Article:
ADX: Find the Strong Trend
In a wide variety of indicators that provide different signals, it’s almost impossible to find the one that defines the strength of the trend. It’s vital to know whether the trend is stable or not, especially during the peak timeframes, when the trend exists from several days to several months. What if you see a trend and want to open a position but have no idea how soon the trend will end? Mr. Wilder invented the ADX indicator specifically for these cases.
What Is the ADX Indicator?
ADX stands for Average Directional Index. It’s a technical indicator that is mostly used to determine the strength of the trend. At the same time, it can be applied to find trends and ranges and to filter trading strategies. Usually, the indicator consists of a single line that fluctuates within the 0-100 range.
However, sometimes you can see the indicator of three lines: ADX, +ID, and –ID. Two additional lines are a positive directional indicator and a negative directional indicator. These lines serve to provide the direction of the trend. It’s unlikely you meet them separately from the ADX. Moreover, the average directional index is derived from them.
The indicator was invented by the technical trader J. Welles Wilder. He described the average directional index together with the minus directional indicator (-DI) and the plus directional indicator (+DI) in his book “New Concepts in Technical Trading Systems” in 1978.
This index has been around for many years. This proves that ADX can stand the test of time and provide valuable information. Have a look at the picture.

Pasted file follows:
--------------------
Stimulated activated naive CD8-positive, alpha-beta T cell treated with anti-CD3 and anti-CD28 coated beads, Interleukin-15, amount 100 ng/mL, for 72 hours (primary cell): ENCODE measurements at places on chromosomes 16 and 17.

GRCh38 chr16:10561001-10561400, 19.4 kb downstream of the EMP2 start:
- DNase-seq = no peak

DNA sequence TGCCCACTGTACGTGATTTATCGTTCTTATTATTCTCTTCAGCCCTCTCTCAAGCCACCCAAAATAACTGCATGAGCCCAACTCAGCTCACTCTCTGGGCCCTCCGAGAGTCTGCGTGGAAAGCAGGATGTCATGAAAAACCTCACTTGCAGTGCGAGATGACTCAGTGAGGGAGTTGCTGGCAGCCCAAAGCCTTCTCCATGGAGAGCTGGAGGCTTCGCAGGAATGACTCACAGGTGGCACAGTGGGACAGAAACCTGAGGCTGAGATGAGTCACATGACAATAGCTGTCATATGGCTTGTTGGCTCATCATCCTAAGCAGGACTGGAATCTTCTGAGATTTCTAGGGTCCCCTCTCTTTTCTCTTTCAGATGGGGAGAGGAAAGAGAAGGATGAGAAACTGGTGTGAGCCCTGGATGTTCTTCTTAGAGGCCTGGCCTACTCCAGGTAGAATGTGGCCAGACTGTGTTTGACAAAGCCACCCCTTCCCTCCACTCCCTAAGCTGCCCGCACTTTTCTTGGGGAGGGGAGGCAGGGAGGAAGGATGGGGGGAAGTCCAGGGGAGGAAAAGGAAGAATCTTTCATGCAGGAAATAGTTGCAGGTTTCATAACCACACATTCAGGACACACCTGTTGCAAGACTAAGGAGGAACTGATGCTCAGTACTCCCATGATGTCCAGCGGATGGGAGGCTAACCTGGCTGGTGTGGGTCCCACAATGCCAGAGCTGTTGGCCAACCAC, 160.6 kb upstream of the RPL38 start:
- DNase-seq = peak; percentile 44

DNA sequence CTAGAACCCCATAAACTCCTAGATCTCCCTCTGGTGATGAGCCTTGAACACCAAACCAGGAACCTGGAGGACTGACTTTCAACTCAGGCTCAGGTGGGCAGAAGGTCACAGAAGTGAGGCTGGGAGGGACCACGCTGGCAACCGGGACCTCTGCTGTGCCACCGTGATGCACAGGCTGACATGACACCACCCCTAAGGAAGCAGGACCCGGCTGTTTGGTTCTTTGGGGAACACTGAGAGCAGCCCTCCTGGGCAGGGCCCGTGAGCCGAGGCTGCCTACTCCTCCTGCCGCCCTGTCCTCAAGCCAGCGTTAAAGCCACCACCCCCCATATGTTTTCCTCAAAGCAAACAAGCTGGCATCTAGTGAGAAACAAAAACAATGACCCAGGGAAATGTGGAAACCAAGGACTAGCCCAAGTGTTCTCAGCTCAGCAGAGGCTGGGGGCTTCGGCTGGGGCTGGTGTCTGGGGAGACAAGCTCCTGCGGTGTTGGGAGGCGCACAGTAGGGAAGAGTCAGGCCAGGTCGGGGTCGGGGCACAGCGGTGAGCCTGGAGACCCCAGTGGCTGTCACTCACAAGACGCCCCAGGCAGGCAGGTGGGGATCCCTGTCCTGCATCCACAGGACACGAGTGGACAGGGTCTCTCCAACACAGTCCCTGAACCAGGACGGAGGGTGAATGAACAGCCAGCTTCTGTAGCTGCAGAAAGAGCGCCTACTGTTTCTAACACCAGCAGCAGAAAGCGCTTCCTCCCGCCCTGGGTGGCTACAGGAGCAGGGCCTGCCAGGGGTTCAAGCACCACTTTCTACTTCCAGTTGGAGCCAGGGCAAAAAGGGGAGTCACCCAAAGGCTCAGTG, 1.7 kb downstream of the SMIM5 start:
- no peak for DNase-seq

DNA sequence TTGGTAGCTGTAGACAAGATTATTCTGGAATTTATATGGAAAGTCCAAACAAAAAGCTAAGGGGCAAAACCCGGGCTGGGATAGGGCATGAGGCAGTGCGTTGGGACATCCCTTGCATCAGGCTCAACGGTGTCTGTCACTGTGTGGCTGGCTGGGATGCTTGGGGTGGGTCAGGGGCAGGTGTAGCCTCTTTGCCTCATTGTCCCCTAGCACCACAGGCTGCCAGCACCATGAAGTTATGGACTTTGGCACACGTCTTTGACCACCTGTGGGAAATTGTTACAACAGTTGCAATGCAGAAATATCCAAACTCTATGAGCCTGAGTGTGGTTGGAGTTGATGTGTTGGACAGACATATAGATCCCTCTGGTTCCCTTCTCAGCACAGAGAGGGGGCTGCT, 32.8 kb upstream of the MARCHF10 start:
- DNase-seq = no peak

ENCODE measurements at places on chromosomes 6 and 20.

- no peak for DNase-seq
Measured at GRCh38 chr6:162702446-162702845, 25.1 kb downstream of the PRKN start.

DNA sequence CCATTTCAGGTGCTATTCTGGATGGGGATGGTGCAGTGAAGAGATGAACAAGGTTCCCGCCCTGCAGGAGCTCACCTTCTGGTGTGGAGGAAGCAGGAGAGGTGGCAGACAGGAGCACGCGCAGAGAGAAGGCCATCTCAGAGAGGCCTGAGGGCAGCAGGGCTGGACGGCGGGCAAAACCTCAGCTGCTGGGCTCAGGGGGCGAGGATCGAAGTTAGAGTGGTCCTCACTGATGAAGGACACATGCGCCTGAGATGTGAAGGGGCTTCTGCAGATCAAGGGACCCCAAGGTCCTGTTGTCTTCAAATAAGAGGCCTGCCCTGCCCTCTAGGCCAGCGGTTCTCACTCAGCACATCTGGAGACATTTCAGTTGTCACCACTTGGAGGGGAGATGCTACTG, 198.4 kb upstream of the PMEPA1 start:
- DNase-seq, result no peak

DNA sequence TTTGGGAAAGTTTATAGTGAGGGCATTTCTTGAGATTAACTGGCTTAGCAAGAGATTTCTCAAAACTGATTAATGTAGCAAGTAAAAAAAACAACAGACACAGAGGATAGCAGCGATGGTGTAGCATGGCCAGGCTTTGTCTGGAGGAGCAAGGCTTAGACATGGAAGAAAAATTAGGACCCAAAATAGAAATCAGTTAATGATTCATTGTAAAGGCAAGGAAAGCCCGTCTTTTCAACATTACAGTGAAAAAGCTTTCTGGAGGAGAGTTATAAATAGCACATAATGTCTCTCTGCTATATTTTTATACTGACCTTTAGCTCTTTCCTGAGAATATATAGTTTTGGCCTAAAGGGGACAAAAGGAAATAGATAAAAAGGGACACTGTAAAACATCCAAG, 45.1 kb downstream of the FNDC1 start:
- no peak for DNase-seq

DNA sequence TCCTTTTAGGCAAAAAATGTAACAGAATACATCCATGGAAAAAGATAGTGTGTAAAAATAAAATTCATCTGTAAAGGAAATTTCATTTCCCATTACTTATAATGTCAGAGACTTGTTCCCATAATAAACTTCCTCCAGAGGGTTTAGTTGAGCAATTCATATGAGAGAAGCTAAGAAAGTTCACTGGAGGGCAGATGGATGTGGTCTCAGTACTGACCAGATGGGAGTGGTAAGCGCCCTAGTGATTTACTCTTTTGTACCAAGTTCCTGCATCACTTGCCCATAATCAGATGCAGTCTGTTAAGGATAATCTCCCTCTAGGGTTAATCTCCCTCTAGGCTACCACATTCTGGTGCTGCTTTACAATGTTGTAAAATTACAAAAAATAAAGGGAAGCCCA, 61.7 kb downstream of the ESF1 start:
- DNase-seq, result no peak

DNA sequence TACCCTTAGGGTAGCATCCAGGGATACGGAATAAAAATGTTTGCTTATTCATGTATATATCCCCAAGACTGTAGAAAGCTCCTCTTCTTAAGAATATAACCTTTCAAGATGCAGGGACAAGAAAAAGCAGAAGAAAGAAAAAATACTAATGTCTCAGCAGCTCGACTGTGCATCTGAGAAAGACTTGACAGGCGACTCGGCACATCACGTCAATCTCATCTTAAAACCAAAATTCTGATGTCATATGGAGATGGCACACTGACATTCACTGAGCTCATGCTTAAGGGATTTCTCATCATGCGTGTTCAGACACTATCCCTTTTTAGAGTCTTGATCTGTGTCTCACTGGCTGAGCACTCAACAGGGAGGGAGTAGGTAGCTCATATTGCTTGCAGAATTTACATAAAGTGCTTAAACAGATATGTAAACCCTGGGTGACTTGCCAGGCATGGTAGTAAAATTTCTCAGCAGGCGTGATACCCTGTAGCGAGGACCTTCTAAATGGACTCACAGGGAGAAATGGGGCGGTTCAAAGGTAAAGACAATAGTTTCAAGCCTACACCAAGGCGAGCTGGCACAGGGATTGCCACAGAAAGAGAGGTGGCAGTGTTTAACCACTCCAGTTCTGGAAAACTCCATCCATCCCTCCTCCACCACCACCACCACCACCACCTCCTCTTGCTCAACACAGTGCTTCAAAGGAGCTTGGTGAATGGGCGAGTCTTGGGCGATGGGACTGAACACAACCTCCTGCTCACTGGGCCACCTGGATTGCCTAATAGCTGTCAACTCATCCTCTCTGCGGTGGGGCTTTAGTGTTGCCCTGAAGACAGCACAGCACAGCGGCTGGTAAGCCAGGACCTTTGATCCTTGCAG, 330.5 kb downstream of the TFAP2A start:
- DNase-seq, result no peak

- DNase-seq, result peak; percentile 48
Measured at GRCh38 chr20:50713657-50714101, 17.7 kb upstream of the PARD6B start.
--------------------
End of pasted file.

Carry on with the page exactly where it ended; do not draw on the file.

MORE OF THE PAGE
Why ADX Is So Popular
The ADX indicator is almost the only existing indicator that shows the strength of the trend. Even though other indicators also provide signals that show close reversal or possible breakouts, the average directional movement index gives more accurate signals.
Additionally, you can use this indicator not only for trading in the Forex market, but for trading stocks, futures, and even mutual funds.
The calculation may seem a little bit complicated. Don’t worry, you don’t have to calculate the index every time you use it – it is measured automatically. The ADX formula will just help you understand how the indicator works.
The calculation starts with measuring positive and negative directional movement.
+DM = Current High - Previous High
-DM = Previous Low - Current Low
There is an exciting feature. If +DM is bigger than –DM, then –DM equals 0. If –DM is greater than +DM, +DM is 0.
As we’ve mentioned earlier, the index is derived from +DI and -DI. The positive directional indicator (+DI) amounts to 100 times the exponential moving average (EMA) of +DM divided by the ATR (average true range) over a given period of time.
14 is the standard period. The negative directional indicator (-DI) is equal to 100 times the EMA of -DM divided by the ATR.
As for the average directional index, it is equal to 100 times the EMA of the absolute value of (+DI minus -DI) divided by (+DI plus -DI).
The ADX indicator can be considered an exceptional indicator. It’s nearly the only indicator that provides a trader with information on the trend strength. We all remember the phrase: the trend is your friend. However, it’s not that easy to find a strong trend. As a result, you might lose money in times of breakouts and fake-outs, trend reversals, and market consolidation. To learn the indicator faster, check its signal in the Libertex demo account.
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